About MAKE SMTHNG week: Website; Resources to get involved; Press Kit; Instagram
#DisruptBlackFriday #BuyNothing #MakeSmthng
Lu Yen Roloff, Comms & Digital Engagement Lead, Germany: email@example.com, +49 151 10028267
Greenpeace International Press Desk: firstname.lastname@example.org, +31 (0) 20 718 2470 (available 24 hours)
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Mandaluyong City, Philippines, 9 November 2018 — Green groups today challenged the Asian Development Bank (ADB) to live up to its stated mandate and stop financing any form of waste incineration. Incineration, including so-called “waste-to-energy” (WTE) incineration, is a dangerous, costly, and unsustainable method of treating waste. The groups contend that ADB is flouting local and international laws by promoting incineration, and that the bank should facilitate—instead of obstruct—Asia-Pacific’s transition toward a sustainable circular economy.
The call came during the launch of the report ADB and Waste Incineration: Bankrolling Pollution; Blocking Solutions  published by the Global Alliance for Incinerator Alternatives (GAIA). The report is a critical review of how ADB promotes investments in WTE incineration despite documented negative impacts of these facilities on public health, environment, economy, and the climate. Joining the launch to call for the bank to pull out of waste incineration funding were No Burn Pilipinas, EcoWaste Coalition, Break Free From Plastic, Greenpeace, Healthcare Without Harm, Mother Earth Foundation, and the Philippine Movement for Climate Justice (PMCJ).
“Incinerator financing is a classic example of ADB’s schizophrenic funding policy,” said Lea Guerrero, GAIA climate and clean energy campaigner. “The bank is using public money to promote dirty and destructive projects that serve to prevent countries in the region from pursuing solutions that conserve resources, protect health and which do not harm the climate. This report challenges ADB to innovate, not incinerate: the world is already moving away from incineration and transitioning to a sustainable circular economy. ADB should follow suit and fund just, equitable Zero Waste systems that will enable this transition.”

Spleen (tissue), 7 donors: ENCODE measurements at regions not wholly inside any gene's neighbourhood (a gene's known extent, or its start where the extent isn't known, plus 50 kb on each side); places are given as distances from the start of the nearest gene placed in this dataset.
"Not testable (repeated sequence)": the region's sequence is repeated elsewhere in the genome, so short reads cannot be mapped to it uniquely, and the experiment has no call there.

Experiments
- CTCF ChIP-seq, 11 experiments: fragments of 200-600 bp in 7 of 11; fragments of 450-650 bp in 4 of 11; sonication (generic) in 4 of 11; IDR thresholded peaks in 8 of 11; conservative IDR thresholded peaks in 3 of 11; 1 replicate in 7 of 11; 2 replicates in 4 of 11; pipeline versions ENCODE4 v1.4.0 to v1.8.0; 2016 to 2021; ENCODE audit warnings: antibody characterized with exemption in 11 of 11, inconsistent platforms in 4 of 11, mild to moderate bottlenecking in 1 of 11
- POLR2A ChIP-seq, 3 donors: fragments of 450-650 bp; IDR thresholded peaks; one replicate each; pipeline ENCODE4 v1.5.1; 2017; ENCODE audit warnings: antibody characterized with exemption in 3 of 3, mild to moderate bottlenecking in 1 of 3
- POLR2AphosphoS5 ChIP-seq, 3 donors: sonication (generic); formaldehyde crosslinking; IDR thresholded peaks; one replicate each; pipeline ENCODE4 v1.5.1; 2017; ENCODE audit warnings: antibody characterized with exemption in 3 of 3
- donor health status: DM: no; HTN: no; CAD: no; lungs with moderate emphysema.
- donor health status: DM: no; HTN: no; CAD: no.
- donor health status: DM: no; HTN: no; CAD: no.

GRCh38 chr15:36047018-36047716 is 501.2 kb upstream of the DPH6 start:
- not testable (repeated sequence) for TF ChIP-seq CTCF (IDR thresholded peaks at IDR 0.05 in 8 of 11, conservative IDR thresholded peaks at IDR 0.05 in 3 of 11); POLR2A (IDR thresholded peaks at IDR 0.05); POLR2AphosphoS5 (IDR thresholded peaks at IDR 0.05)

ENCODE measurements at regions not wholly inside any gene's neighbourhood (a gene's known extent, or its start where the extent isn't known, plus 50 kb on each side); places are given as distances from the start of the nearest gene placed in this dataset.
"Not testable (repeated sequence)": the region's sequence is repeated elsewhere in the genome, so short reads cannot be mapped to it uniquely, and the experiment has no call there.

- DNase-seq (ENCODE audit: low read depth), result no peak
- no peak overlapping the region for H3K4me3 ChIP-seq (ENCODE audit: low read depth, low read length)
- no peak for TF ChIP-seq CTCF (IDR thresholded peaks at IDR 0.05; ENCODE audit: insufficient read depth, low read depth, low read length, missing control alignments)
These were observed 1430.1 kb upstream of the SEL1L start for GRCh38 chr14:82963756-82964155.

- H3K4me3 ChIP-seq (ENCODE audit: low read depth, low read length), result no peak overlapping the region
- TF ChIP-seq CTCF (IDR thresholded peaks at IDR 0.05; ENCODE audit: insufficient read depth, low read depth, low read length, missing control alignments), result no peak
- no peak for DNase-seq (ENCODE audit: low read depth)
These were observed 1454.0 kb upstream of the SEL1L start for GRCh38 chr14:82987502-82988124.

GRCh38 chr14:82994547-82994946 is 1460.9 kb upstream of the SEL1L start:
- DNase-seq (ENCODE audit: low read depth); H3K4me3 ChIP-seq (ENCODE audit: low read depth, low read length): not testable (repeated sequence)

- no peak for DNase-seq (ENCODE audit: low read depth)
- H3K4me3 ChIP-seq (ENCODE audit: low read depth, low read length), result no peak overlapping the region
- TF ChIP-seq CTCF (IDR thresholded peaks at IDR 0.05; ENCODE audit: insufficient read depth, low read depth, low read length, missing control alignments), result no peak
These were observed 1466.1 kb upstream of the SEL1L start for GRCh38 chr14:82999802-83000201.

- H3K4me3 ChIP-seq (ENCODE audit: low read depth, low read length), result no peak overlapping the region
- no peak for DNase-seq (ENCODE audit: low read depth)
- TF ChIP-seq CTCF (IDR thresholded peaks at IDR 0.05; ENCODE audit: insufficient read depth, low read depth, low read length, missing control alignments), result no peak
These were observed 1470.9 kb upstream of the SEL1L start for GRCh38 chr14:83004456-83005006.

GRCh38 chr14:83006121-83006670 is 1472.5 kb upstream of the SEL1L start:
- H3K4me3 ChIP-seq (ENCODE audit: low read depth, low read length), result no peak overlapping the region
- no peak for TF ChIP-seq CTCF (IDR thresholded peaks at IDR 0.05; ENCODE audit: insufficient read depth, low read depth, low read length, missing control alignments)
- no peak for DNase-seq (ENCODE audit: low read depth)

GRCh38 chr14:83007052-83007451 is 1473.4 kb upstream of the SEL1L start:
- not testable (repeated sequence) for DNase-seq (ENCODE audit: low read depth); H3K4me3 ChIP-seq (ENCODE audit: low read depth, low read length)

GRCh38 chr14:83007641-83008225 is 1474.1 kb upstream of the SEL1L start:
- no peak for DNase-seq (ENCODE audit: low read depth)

The report shows that WTE incinerator facilities advanced by ADB present significant investment risks, fail to comply with key provisions of the bank’s safeguard standards as well as core pillars of the bank’s poverty reduction strategy, and present a lack of accountability to the very people within member countries it is mandated to serve. In Asia, the bank is the leading agency that is bringing the failed incineration model from the Global North. It also proactively partners with waste incineration companies to build WTE incinerators in the region. These facilities lock countries into enormous (and onerous) debts for environmentally and publicly harmful projects with exploitative “put-or-pay” contracts that obstruct the adoption of best practices for dealing with resources and waste.
Among incineration projects funded by ADB are incinerator facilities in China and Vietnam. The bank also recommends waste incineration to other countries through its technical assistance (TA) projects, such as in the Philippines.